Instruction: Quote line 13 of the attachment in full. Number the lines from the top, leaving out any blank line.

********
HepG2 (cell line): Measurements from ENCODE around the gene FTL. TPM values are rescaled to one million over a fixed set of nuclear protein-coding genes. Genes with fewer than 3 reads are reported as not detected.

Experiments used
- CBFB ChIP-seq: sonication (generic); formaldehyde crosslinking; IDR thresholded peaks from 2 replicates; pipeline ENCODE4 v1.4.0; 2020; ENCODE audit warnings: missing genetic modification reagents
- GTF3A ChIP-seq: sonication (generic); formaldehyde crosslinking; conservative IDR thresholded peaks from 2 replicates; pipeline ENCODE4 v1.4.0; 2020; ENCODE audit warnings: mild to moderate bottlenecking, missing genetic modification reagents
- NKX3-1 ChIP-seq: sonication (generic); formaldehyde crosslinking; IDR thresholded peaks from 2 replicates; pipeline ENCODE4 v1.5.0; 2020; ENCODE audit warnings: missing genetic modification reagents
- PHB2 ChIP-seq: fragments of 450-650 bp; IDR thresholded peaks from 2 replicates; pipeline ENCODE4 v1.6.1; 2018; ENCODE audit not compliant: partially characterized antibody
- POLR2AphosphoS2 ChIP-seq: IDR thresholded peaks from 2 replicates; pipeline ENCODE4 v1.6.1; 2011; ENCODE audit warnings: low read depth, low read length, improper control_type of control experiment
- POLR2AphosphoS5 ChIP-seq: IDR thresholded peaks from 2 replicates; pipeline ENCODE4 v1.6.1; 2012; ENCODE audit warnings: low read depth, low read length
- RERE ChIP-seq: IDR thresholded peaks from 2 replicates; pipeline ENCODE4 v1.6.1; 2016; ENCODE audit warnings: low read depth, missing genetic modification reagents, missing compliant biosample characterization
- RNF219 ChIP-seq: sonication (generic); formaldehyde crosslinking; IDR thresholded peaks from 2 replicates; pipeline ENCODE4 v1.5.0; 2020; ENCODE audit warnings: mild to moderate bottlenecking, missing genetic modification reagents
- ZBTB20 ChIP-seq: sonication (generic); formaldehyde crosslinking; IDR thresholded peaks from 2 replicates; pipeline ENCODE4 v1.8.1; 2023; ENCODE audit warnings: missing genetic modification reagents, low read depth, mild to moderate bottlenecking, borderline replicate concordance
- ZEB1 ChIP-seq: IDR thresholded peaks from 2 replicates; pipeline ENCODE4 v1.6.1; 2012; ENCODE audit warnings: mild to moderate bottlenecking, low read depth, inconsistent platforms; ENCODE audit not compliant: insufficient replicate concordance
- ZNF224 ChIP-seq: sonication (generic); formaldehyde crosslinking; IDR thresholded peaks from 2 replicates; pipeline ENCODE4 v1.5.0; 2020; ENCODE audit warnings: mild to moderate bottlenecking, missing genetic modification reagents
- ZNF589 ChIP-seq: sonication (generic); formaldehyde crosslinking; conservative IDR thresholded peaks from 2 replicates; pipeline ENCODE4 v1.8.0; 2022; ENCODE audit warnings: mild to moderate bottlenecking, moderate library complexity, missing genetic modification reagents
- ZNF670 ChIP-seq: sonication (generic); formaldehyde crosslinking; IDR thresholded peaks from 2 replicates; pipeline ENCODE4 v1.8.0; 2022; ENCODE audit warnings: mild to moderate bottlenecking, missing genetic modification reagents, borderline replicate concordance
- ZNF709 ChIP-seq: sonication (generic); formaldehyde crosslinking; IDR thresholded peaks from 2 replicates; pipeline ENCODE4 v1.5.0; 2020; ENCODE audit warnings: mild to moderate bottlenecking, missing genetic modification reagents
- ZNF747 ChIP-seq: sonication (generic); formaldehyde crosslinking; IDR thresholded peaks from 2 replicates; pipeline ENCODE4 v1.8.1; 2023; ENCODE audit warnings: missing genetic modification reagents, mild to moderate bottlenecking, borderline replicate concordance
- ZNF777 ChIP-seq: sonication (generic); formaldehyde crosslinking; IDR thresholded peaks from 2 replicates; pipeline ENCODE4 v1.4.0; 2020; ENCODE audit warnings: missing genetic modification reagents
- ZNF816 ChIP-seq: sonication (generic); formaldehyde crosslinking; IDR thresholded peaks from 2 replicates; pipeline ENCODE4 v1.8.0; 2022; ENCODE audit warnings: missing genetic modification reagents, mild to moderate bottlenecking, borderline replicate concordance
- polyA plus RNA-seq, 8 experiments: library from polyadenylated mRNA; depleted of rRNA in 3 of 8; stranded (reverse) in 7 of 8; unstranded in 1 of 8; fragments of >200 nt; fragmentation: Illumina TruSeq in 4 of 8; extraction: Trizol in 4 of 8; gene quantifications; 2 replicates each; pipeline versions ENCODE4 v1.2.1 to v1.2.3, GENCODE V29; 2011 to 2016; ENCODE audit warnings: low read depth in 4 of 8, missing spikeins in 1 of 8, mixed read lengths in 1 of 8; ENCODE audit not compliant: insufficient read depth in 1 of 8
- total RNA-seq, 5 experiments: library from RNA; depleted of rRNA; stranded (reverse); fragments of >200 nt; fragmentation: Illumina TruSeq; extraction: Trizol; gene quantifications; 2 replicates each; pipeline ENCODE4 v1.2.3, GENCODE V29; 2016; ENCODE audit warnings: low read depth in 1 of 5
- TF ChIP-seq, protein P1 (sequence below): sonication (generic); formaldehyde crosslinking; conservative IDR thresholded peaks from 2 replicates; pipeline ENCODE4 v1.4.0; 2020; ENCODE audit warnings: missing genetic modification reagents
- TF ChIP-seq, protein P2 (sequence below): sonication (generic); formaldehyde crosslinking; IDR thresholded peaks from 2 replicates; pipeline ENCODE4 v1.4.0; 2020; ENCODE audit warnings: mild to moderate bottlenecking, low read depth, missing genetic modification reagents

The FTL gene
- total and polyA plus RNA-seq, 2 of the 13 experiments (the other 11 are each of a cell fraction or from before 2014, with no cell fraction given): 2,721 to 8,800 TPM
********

- ZNF224 ChIP-seq: sonication (generic); formaldehyde crosslinking; IDR thresholded peaks from 2 replicates; pipeline ENCODE4 v1.5.0; 2020; ENCODE audit warnings: mild to moderate bottlenecking, missing genetic modification reagents